By dKO

    ‘Hi Mary, it’s Keith. I’m not well today.’

    It’s morning, and the night has not been kind to me. The 8.24am from Footscray to Flinders St is late, and crowding my perimeter is a hollowed-out death metal supplicant, leaking the upper register of some insistent mortuary riff through ear buds he stole from a $2 shop.

    My last evening’s triumphant homecoming was welcomed by usually energetic partner asleep face down on the kitchen counter, her first Chardy of the evening untouched, but still gripped tightly in her right fist. The twins, Mayhem and Meander safely imprisoned in their playpen, had done their work well and mummy had finally surrendered to the exhaustion that had stalked her all week. No matter, I was home and, foolishly assuming that the offspring too would be in a similar state to their mother, generously offered to cover the nightshift while she snored and burbled her way through delicious, impenetrable unconsciousness.

    Equality of family toil? No, this was an opportunist’s grab for the brownie points that my reptilian brain determined were on offer. But it was a false positive.

    The early rounds went smoothly. Jan, refusing to forego her vat of old, cold grape juice, downed it in one liver-crippling draught, then having pecked me lovingly on the forehead, was comatose on the marital bed within seconds. M and M, fed, bathed, cotted and read to, followed soon after, and I settled into the broadcast of the death throes of a test match between two cricketing behemoths that was destined for the draw that only hardened fans, or lazy drunks, could be bothered with.

    And then, as if they could sense the herd was weaker somehow, it began. ‘Daddy, daddy, daddy, daddy, daddy.’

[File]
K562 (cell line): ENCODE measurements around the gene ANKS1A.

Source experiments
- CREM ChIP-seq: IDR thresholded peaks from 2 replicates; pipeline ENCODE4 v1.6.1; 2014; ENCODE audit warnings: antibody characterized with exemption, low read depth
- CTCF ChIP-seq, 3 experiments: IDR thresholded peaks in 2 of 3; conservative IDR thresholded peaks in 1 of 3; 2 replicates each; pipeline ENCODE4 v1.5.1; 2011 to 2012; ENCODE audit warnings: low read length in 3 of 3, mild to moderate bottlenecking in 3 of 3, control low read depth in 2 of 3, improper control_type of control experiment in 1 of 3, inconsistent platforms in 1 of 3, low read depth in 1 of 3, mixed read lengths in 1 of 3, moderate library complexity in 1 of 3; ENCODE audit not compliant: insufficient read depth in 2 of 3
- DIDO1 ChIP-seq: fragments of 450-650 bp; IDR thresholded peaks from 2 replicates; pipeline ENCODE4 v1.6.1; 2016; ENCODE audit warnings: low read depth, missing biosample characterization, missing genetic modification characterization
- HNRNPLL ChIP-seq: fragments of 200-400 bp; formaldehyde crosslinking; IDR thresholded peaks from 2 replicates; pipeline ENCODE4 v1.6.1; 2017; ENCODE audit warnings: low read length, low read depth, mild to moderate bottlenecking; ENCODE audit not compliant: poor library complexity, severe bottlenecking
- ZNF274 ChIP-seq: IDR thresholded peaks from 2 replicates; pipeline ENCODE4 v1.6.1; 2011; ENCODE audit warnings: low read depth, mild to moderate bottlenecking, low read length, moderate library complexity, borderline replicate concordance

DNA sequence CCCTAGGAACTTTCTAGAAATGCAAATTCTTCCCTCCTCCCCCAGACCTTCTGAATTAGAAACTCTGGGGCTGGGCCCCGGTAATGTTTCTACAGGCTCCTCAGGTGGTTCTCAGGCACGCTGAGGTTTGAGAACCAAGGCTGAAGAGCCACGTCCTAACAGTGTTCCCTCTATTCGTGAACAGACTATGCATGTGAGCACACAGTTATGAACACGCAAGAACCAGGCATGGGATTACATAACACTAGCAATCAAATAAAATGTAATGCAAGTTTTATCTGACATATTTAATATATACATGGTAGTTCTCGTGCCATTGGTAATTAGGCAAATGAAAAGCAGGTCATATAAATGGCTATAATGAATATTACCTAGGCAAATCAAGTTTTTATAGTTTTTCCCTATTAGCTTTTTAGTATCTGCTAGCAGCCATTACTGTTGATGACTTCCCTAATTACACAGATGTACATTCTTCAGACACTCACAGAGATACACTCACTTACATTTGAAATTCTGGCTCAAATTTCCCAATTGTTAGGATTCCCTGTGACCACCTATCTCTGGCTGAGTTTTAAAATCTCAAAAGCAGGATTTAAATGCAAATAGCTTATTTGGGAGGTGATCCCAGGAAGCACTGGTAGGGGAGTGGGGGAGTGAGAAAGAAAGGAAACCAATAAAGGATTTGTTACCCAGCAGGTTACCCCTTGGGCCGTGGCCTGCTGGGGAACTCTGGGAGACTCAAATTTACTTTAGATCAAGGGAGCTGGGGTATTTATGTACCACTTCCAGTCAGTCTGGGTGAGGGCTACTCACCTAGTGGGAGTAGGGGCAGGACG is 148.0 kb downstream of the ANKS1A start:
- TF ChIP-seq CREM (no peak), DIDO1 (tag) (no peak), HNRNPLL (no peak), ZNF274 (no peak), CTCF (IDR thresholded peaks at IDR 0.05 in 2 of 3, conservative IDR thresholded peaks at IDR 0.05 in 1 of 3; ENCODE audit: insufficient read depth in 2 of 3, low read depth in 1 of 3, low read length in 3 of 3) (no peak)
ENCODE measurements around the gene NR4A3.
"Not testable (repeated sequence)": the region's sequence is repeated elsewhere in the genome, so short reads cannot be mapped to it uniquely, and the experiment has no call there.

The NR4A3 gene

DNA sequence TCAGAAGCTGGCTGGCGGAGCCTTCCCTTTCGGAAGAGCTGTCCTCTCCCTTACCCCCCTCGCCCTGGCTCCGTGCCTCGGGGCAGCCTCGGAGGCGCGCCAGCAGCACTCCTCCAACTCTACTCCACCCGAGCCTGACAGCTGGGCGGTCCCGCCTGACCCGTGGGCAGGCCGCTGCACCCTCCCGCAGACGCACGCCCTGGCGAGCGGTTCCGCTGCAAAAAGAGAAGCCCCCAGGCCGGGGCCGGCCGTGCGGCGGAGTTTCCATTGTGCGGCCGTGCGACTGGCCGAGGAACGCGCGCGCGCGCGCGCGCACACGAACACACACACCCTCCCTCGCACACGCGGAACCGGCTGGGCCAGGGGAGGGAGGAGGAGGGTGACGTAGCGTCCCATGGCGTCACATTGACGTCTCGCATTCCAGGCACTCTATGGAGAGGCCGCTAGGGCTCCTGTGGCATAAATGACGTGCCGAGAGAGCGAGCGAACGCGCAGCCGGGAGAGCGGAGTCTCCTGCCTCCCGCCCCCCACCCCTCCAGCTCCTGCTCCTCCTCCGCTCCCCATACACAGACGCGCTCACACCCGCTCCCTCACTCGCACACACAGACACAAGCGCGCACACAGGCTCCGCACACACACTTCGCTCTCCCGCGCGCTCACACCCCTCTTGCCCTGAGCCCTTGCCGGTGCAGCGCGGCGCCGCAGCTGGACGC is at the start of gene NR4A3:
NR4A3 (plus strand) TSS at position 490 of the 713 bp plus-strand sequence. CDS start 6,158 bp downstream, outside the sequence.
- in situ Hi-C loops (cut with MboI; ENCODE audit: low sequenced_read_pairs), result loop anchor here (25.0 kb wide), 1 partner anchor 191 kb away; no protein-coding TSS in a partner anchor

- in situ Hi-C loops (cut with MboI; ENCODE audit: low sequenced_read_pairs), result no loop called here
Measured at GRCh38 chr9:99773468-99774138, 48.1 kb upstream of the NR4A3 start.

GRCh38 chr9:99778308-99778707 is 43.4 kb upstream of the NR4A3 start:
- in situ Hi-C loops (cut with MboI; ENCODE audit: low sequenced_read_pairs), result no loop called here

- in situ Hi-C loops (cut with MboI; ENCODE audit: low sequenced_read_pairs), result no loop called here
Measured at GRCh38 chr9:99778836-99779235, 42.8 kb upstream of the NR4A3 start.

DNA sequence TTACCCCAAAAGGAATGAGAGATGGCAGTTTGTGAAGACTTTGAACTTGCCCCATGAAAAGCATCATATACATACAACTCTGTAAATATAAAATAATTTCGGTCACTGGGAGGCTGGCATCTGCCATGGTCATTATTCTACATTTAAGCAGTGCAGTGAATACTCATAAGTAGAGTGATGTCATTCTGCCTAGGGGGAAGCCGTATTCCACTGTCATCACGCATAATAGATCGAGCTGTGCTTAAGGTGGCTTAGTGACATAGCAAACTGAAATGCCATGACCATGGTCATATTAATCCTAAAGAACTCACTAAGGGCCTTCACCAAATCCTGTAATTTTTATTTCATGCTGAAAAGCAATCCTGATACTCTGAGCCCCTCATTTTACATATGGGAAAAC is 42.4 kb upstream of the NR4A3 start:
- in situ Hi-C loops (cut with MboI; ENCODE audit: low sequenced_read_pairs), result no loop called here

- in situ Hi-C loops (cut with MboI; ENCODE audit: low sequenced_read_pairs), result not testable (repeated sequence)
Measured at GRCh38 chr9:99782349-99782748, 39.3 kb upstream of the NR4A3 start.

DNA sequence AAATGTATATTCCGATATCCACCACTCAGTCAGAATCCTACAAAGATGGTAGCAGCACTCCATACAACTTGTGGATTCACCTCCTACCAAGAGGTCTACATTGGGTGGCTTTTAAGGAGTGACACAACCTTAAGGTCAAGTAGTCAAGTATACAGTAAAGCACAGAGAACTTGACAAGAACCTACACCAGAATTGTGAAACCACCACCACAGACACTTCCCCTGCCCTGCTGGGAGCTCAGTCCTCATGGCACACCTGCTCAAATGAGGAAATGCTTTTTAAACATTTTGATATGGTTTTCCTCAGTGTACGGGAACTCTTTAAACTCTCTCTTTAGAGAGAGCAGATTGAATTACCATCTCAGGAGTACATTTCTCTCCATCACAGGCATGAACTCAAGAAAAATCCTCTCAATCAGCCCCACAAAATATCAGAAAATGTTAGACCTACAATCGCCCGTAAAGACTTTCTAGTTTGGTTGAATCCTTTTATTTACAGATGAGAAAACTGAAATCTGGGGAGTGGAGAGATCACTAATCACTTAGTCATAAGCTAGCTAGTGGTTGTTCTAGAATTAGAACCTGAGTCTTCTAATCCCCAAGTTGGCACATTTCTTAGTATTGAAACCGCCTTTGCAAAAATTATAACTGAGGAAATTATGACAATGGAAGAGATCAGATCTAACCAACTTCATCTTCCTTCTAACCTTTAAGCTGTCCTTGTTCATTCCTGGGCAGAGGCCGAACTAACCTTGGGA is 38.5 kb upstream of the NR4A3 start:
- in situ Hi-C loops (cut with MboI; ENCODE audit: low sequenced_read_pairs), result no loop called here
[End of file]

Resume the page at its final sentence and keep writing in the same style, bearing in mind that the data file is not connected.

The details of the ensuing misery are no more enlightening than any parent has endured, or will endure until hell experiences a serious cold snap. Suffice it to say, Jan found me asleep, face against the bars of the empty cot, while our progeny were entwined in the other one, enjoying the deep sleep of the just and pure at heart. It was 7.45am, and my face hurt.

    I needed to be at my Collins Street desk at 8.45am listening spellbound to Managerial Plumphead asking me the questions that he had formulated overnight in such a way that I couldn’t possibly answer them, thereby demonstrating once more his rightful place further up the food chain.

    Shower, clothes, acceptance of praise for faultless parenting and gone by 8.12am. Because I need coffee, I get off the 82 tram early and trawl Barkly St for same, but have to make do with an indifferent cappuccino because I just don’t have the firepower to argue for the long black that I had ordered to help shoehorn me into the day. I ignore the pedestrian lights at Leeds Street, and invite an angry carrillon from the tram I just left, now finding its way back to Moonee Ponds.

    Ten minutes late, the 8.24am lopes into platform 5, grinning at my discomfort, and I take it personally. Noise Leak Boy beats me to the middle door of the second carriage and the last front-facing seat on the entire network. I settle into a thoughtlessly autographed seat and begin to wrestle with the nausea that facing the wrong way engenders in me. I note that Mazu, the Heavenly Queen guarding her temple next to the Maribyrnong River, has her back to me and fear this might be some kind of portent.

    As we fizz into the valley of the shadow of graf [does ‘Pondlife’ really ‘rock’?], the carriage amplifies the din of  its human cacophony – the sniffers, coughers and exaggerated yawners, the coffee slurpers, the schoolboy braggadocio escalators, the rhythmic clack of the device miners, and the increasingly rare page riffle of the endangered newspaper reader species. All an infringement on my soul, all I take as mocking me.

    Then I am aware that the two women opposite are telling each other ghost stories. They frown into their task. Woman 1 is holding forth about an emptied out George Stephenson who prowls Flinders Street’s Platform 10, mystified as to where his favourite fishing spot might have gone.

    As we slide by Docklands, sheets of rain rear up from the bay as if trying to wash away that whole architectural catastrophe, and we seek the shelter of Platform 10. I let all the passengers alight, then step out onto an abandoned platform.

    And there he is. A lone figure at the wet end looking back at me over a translucent shoulder, his bearded face perplexed. I take the tunnel to Degraves Street, order a proper long black and call in sick.



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